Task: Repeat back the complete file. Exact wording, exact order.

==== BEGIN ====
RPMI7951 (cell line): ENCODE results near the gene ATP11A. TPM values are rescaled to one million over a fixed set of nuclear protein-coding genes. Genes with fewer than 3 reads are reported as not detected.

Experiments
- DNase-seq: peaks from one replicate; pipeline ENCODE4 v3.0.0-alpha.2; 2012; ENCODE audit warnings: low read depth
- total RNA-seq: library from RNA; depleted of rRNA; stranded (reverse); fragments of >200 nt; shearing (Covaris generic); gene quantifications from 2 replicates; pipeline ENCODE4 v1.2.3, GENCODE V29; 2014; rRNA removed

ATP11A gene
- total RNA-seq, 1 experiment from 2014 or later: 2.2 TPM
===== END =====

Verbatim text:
RPMI7951 (cell line): ENCODE results near the gene ATP11A. TPM values are rescaled to one million over a fixed set of nuclear protein-coding genes. Genes with fewer than 3 reads are reported as not detected.

Experiments
- DNase-seq: peaks from one replicate; pipeline ENCODE4 v3.0.0-alpha.2; 2012; ENCODE audit warnings: low read depth
- total RNA-seq: library from RNA; depleted of rRNA; stranded (reverse); fragments of >200 nt; shearing (Covaris generic); gene quantifications from 2 replicates; pipeline ENCODE4 v1.2.3, GENCODE V29; 2014; rRNA removed

ATP11A gene
- total RNA-seq, 1 experiment from 2014 or later: 2.2 TPM